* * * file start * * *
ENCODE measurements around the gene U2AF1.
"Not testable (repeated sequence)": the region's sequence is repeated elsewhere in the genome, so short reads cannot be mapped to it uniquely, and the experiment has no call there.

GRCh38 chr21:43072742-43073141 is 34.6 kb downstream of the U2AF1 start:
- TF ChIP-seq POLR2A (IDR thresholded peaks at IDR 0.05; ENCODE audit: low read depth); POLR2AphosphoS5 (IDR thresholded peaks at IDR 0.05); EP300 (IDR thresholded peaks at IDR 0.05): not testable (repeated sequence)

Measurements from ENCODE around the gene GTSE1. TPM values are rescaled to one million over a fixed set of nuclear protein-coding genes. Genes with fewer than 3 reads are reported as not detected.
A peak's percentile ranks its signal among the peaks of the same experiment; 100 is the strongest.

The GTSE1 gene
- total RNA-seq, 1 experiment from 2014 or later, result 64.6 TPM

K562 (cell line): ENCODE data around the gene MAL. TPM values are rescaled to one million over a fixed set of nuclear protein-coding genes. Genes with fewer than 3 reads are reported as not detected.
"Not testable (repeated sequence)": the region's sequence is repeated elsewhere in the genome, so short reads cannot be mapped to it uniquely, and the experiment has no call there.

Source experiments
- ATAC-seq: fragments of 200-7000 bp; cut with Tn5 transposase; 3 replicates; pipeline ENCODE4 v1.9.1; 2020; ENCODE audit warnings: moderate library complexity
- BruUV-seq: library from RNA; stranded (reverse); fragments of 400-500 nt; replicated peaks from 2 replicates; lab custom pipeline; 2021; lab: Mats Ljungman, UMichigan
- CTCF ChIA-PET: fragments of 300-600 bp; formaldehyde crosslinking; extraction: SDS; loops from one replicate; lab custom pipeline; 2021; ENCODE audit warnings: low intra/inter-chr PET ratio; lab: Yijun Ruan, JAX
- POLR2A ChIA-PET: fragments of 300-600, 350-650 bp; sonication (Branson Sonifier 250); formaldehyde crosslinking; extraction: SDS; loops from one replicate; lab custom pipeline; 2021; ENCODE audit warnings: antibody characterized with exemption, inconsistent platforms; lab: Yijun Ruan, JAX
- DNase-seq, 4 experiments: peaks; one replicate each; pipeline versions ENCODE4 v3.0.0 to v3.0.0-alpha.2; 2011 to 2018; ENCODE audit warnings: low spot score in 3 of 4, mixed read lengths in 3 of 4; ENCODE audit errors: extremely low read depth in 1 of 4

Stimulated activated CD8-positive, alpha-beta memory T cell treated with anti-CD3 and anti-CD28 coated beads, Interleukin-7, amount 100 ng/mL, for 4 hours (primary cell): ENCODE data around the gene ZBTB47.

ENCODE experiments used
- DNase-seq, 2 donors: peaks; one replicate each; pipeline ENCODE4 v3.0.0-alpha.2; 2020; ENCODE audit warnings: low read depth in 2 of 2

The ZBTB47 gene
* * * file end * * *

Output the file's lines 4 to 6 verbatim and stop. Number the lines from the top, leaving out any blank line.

- TF ChIP-seq POLR2A (IDR thresholded peaks at IDR 0.05; ENCODE audit: low read depth); POLR2AphosphoS5 (IDR thresholded peaks at IDR 0.05); EP300 (IDR thresholded peaks at IDR 0.05): not testable (repeated sequence)

Measurements from ENCODE around the gene GTSE1. TPM values are rescaled to one million over a fixed set of nuclear protein-coding genes. Genes with fewer than 3 reads are reported as not detected.
A peak's percentile ranks its signal among the peaks of the same experiment; 100 is the strongest.